Carles Puigdemont said he has been defeated by the Spanish central government and “sacrificed” by his colleagues, according to text messages revealed on the Spanish TV show the Ana Rosa Program, broadcast on the Telecinco channel.
Puigdemont sent the messages via the messaging service Signal to Toni Comín, a senator for the Catalan Republic Left (ERC) who also fled to Brussels with the sacked premier to escape charges for his involvement in last year’s unilateral declaration of independence in Catalonia.
Puigdemont has said the publication of the messages is “a violation of privacy.”
“I’m human and there are moments in which I also have my doubts. I’m also the premier and I will not bow down or retreat out of respect, appreciation and commitment for the citizens and the country. Let’s move forward!” he wrote on Twitter.
Sources close to Comín say he will file a complaint against the publication of the private conversation. Under Article 197 of the Criminal Code, a person can be jailed for up to four years for revealing secret documents.
“It's over. Our own followers have given us up,” Puigdemont confessed to Comín hours after the plenary session – set to swear in Puigdemont as the next Catalan premier – was indefinitely postponed by Catalan house speaker Roger Torrent.
According to the Ana Rosa Program, the messages were captured on Comín’s phone by a cameraman during an event in Lovaina, which Puigdemont was expected to attend. The journalist was located behind Comín and captured images of the messages as they were being sent by Puigdemont.
The sacked premier sent the messages at a moment of peak tension in the Catalan parliament as hundreds of people jumped over police blockades to protest the suspension of the investiture ceremony. The timing also closely coincides with a message Puigdemont posted on social media, calling for party unity and insisting he is the only possible candidate to lead the Catalan regional government.
In the Signal messages, the leader of the Junts per Catalunya party says that we are reliving “the last days of republican Catalonia.” “The Moncloa [the seat of the Spanish prime minister] plan has triumphed, I only hope it is true and that thanks to this everyone can leave prison because if not the historic ridicule, is historic,” said Puigdemont, in reference to the jailed Catalan ministers. Three deputies – Oriol Junqueras, Joaquim Forn and Jordi Sánchez – are currently in pre-trial detention in connection with the rebellion probe.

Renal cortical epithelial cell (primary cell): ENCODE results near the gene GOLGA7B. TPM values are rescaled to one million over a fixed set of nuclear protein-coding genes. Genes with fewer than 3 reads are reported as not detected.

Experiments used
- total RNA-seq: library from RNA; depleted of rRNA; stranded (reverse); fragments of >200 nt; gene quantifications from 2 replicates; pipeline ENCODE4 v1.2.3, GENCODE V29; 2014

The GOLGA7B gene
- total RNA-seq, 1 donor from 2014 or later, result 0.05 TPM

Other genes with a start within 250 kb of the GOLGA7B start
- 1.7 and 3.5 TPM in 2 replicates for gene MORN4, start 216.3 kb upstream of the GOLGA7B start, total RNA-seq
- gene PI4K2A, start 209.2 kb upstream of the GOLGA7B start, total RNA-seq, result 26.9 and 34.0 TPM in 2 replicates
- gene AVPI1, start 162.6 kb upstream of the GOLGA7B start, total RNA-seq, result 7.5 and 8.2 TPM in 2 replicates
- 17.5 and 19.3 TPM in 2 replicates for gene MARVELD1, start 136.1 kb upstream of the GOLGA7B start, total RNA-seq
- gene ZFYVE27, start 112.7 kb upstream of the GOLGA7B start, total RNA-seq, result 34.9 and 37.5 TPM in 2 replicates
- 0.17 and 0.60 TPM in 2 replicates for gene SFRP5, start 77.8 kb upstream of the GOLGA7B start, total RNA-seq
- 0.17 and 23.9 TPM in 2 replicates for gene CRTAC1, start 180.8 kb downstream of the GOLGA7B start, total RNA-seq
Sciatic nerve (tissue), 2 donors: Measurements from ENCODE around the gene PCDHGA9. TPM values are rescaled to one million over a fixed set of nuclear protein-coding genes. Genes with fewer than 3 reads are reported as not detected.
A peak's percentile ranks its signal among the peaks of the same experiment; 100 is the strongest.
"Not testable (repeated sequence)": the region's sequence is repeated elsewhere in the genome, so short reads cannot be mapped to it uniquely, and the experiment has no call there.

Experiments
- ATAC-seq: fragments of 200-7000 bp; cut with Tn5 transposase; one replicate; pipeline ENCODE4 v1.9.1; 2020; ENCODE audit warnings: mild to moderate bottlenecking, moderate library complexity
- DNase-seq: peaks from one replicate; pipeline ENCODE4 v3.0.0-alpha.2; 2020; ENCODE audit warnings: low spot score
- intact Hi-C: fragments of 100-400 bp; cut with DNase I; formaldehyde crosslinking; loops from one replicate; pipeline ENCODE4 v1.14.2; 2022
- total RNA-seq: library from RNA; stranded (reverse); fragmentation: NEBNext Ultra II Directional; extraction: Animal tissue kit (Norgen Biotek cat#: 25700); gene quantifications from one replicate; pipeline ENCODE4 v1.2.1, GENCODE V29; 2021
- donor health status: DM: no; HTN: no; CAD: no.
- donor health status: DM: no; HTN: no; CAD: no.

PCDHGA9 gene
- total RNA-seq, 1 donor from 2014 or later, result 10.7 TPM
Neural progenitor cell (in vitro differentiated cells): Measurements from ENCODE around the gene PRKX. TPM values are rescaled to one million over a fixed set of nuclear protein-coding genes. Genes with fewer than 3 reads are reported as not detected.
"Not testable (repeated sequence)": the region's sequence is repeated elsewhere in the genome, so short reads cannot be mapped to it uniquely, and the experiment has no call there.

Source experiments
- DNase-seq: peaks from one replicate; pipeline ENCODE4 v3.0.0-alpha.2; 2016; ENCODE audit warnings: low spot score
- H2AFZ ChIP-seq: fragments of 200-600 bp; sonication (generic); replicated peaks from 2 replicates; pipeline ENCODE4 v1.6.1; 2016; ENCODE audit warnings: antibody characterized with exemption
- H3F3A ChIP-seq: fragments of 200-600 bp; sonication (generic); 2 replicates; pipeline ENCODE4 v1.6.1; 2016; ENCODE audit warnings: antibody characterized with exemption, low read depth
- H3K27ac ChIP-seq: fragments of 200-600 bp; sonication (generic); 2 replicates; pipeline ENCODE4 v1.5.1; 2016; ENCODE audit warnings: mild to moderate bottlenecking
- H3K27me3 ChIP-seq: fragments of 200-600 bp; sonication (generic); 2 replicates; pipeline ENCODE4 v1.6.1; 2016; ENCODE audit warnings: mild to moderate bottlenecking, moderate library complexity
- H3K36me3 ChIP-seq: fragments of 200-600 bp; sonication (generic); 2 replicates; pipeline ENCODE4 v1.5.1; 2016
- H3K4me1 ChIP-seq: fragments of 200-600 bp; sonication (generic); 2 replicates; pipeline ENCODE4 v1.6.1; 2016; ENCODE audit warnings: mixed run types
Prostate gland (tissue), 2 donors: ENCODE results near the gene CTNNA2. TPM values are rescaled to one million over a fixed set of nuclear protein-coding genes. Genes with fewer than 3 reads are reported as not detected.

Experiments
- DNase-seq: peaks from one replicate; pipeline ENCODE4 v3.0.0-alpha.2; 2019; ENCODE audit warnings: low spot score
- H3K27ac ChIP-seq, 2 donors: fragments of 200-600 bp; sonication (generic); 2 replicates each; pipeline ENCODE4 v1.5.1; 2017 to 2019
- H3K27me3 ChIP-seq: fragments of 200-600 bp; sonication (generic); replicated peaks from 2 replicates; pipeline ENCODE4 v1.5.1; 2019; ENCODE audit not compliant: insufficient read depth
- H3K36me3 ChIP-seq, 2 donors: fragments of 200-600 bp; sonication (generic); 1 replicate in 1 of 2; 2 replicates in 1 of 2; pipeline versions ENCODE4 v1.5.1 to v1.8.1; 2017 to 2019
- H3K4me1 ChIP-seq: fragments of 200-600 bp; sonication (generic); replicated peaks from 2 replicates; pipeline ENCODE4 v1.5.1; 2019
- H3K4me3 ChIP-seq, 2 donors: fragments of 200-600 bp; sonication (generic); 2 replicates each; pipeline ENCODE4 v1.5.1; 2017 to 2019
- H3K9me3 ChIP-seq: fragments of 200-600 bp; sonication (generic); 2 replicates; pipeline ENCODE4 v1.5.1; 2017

“I suppose you understand that it's over. Our own followers have given us up. You will be deputies (I hope and wish) but I have been sacrificed,” he wrote.
“I don’t know how much life I have left (I hope a lot!) but I will dedicate it to putting in order in these two years and protecting my reputation. These slurs, rumors, lies have hurt me a lot as I put up with them for a common cause. Now this is over and I have to dedicate my life to my own defense,” reads one of the messages.
Sources from Puigedmont’s party Junts per Catalunya have described the messages as a “private conversation” without denying their content.
The messages have renewed calls for Puigdemont to step aside as the next Catalan premier.
“What is said in private has nothing to do with the public. We all know this farce has been going on for months. Now is the time that they tell the people the truth,” said Inés Arrimadas, leader of Ciudadanos in Catalonia – the party that won the highest number of votes but lacks enough support from other parties to form a government.
Miquel Iceta from the Catalan branch of the Spanish Socialist party (PSC) said: “The messages reflect that Puigdemont has written what he thinks and is beginning to realize the reality of the situation.”
“For the first time in a long time, Puigdemont is right about what he says...All that’s left is for him and the separatists to admit this as soon as possible,” Xavier García Albiol, the Catalan leader of the Popular Party, wrote on Twitter.
ERC deputy Teresa Jordà has denied that she “sacrificed” Puigdemont as premier of the Catalan parliament but argued she wants the investiture session to be “effective” and “real” because a country is not won “with symbols.”
English version by Melissa Kitson.